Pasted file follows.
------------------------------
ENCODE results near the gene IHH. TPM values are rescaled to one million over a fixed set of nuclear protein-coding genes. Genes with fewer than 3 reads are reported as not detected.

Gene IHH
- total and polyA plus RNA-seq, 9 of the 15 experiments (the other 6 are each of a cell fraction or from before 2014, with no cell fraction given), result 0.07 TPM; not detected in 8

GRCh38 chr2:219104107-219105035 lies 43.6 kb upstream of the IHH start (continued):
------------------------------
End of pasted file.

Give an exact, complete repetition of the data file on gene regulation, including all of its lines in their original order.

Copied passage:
ENCODE results near the gene IHH. TPM values are rescaled to one million over a fixed set of nuclear protein-coding genes. Genes with fewer than 3 reads are reported as not detected.

Gene IHH
- total and polyA plus RNA-seq, 9 of the 15 experiments (the other 6 are each of a cell fraction or from before 2014, with no cell fraction given), result 0.07 TPM; not detected in 8

GRCh38 chr2:219104107-219105035 lies 43.6 kb upstream of the IHH start (continued):